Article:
Benjamin Jesse: So yes, it’s really hard to discuss it for overseas people, because we’ve lost the meaning of the word liberal over here, it means conservative. So I won’t use that word, I’ll just describe it another way. But yeah, our conservative party is basically a absolutely no go on legalization. As I say, they talk about the recent madness stuff. The other party, the more liberal party, as you’d call the Democrats, I suppose. They are more supportive of it and that has been mentioned prior to this legalization that they want to support it more. But it’s nothing like the Bernie Sanders, or a couple of your other candidates who if they do actually get the nomination would change everything.

The closest that I think we have is our Greens Party, which the way our system works is that, if the votes are pretty even and they have a balance of power and they need to make a deal with the government at the time, they can put forward things. And they do, they put a lot of pressure on things like cannabis legalization if they get that say on things. But that’s usually just a concession, it’s not so much a chance of being empowered. Often, people would say, “Oh, we might still be another two or three governments away from federal legalization.” Just because we don’t have a leader who would say anything like that at the moment, unfortunately.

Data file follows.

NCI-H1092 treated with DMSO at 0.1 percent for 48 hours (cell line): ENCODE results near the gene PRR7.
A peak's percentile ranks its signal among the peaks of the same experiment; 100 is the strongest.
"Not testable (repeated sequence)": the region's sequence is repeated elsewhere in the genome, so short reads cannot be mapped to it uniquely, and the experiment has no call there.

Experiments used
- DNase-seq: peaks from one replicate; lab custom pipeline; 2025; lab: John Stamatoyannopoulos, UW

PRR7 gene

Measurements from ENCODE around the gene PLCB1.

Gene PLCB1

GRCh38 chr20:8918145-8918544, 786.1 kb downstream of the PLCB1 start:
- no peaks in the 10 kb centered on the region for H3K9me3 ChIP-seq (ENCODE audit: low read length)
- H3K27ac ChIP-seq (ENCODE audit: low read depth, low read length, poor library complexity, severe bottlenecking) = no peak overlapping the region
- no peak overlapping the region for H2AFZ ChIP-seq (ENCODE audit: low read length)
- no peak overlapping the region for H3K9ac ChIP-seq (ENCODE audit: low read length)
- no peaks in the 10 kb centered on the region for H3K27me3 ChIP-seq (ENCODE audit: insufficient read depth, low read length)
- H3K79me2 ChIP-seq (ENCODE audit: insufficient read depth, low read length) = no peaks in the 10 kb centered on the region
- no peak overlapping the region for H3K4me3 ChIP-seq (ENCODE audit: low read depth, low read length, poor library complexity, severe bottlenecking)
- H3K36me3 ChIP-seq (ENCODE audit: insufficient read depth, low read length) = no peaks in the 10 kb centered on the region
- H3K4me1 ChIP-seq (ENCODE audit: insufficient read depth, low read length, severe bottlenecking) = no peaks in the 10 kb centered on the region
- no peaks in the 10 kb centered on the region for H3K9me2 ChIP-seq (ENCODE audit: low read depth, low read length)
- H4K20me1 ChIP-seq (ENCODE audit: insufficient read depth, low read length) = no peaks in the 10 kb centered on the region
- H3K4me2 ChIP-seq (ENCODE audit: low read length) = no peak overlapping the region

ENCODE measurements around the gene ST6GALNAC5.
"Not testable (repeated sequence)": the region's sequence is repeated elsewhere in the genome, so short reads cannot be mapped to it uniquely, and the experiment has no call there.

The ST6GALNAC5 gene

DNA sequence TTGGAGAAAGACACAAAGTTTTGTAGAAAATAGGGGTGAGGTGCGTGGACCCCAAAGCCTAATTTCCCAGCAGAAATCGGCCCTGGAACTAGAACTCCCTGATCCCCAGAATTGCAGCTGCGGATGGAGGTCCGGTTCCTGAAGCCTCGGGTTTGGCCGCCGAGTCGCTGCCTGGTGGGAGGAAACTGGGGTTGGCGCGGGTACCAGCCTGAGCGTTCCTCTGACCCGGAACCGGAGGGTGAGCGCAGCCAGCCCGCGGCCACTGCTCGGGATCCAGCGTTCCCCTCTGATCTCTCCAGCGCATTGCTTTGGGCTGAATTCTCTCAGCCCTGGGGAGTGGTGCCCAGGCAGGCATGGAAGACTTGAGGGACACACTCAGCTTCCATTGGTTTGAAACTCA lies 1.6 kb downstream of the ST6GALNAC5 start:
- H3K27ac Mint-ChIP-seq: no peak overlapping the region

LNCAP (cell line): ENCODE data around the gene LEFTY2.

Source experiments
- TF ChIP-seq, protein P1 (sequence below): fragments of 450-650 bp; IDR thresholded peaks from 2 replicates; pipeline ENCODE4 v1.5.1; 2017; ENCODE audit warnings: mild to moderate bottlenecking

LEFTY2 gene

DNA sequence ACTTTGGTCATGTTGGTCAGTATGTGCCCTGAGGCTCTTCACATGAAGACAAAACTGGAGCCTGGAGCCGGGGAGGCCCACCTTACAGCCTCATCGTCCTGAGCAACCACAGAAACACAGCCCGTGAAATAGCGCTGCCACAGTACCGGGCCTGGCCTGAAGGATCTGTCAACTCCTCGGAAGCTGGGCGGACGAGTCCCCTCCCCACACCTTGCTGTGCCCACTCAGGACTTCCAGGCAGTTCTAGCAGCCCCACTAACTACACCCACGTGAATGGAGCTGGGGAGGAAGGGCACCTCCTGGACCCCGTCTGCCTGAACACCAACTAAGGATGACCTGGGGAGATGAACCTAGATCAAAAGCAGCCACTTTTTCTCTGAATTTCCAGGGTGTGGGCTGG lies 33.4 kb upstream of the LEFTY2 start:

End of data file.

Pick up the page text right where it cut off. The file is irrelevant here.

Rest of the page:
TG Branfalt: Does the U.S policy affect Australian policy? Or is there another sort of, you know, is it the UK, or… Because you had said that the U.S. gave you guys prohibition, if the U.S were to legalize for example, would that maybe nudge the feds in the right direction. Or UK for example, which is even less likely?

Benjamin Jesse: Yeah. Personally I think so. I think if the U.S. or even the narcotics Act and so on, I think we tend to look up to the big brothers here in Australia. Like if something happens overseas, we do tend to give it a lot of influence. But at the same time, having said that, I mean you’ve handed over the stigma as well as the prohibition, if you know what I mean. So people, especially those who have been trotting out the same message for so long, who believe there a message about all of the stigma of it. So it’s one of those problems that exists regardless, just because people are so stigmatized by it.

Which is quite funny when you know a bit more about Australian culture, to be honest, because we… Like, especially when you’re talking about alcohol in Australia, it’s a very funny dichotomy if you compare the two, because we have such a strong alcohol culture in Australia. It’s actually, it’s almost a rite of passage for our prime ministers to be seen drinking a beer at the football and the local pubs, and with everyday all these, like it really is. It’s a photo opportunity that happens every single time a new prime minister comes in. In fact it’s…